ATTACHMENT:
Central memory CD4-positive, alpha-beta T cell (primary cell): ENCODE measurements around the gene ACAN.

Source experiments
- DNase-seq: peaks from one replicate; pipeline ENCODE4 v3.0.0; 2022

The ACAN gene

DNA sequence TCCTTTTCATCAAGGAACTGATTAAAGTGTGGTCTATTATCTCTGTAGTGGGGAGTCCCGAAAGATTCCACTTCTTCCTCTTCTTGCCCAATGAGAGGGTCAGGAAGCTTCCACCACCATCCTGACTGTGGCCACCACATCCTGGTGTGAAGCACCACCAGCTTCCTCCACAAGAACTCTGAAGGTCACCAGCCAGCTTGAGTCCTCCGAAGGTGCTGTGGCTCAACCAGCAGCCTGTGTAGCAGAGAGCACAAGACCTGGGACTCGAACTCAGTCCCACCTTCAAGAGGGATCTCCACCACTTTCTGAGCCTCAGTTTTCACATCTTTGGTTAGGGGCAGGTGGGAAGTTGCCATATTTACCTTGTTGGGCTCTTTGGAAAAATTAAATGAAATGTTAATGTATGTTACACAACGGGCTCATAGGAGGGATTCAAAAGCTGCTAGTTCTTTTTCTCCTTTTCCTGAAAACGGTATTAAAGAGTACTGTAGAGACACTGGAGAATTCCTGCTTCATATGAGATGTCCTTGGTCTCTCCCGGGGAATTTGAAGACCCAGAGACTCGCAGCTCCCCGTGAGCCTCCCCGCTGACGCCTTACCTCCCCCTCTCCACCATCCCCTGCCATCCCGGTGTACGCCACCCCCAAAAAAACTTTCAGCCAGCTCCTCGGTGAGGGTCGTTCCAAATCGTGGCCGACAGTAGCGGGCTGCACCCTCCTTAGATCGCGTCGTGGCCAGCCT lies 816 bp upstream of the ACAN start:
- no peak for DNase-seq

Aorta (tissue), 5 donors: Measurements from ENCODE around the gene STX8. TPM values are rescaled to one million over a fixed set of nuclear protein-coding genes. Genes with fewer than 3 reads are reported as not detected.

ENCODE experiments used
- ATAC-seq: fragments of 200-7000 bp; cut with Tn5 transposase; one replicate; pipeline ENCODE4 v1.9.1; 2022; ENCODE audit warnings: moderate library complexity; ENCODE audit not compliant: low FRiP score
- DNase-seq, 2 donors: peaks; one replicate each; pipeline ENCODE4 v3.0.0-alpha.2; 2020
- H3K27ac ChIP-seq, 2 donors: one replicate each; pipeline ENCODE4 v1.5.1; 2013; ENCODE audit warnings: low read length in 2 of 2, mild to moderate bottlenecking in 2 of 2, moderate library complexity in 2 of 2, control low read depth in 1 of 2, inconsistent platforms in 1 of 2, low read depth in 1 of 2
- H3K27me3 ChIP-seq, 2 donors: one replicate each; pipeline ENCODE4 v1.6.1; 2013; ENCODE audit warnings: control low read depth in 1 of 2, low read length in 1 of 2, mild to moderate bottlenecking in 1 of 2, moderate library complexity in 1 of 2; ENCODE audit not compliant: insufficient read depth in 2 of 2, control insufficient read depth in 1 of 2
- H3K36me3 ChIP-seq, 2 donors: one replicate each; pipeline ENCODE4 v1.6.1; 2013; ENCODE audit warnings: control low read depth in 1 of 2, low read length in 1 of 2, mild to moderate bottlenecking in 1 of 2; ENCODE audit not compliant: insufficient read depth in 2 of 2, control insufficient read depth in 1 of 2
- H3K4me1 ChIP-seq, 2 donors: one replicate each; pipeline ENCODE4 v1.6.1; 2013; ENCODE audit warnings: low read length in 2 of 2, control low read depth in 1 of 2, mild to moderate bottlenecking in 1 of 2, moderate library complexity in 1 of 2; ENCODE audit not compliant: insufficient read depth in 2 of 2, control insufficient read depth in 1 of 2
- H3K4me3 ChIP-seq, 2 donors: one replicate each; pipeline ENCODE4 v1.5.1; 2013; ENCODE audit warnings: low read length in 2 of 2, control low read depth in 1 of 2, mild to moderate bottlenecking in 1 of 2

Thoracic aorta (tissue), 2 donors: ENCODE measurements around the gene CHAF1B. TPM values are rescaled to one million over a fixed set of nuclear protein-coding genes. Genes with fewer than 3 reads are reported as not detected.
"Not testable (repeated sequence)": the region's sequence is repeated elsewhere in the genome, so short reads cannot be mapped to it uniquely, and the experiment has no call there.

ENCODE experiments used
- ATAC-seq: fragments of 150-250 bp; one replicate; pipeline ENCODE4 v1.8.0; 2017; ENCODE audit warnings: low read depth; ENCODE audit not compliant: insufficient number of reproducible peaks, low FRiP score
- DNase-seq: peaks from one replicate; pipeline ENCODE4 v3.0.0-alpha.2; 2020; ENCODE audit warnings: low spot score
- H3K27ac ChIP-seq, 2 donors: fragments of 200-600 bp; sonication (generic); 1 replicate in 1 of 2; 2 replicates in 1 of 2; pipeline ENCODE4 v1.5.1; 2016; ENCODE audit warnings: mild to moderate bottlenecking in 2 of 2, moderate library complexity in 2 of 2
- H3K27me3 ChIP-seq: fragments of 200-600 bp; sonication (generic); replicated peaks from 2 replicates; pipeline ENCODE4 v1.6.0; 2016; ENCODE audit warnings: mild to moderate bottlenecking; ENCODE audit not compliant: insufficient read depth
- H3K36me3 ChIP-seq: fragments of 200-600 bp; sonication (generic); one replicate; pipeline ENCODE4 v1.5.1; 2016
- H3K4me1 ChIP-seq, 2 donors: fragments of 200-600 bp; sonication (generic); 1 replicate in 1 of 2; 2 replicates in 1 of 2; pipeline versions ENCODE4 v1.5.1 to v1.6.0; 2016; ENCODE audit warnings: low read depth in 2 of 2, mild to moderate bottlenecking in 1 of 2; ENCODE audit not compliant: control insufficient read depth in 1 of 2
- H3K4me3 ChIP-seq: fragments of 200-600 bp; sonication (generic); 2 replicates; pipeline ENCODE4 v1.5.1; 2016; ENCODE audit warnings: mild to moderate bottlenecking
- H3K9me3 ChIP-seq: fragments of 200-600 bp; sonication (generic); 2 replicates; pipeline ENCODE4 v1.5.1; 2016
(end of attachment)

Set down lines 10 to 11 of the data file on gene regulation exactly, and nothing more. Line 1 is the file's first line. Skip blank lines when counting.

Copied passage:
- DNase-seq, 2 donors: peaks; one replicate each; pipeline ENCODE4 v3.0.0-alpha.2; 2020
- H3K27ac ChIP-seq, 2 donors: one replicate each; pipeline ENCODE4 v1.5.1; 2013; ENCODE audit warnings: low read length in 2 of 2, mild to moderate bottlenecking in 2 of 2, moderate library complexity in 2 of 2, control low read depth in 1 of 2, inconsistent platforms in 1 of 2, low read depth in 1 of 2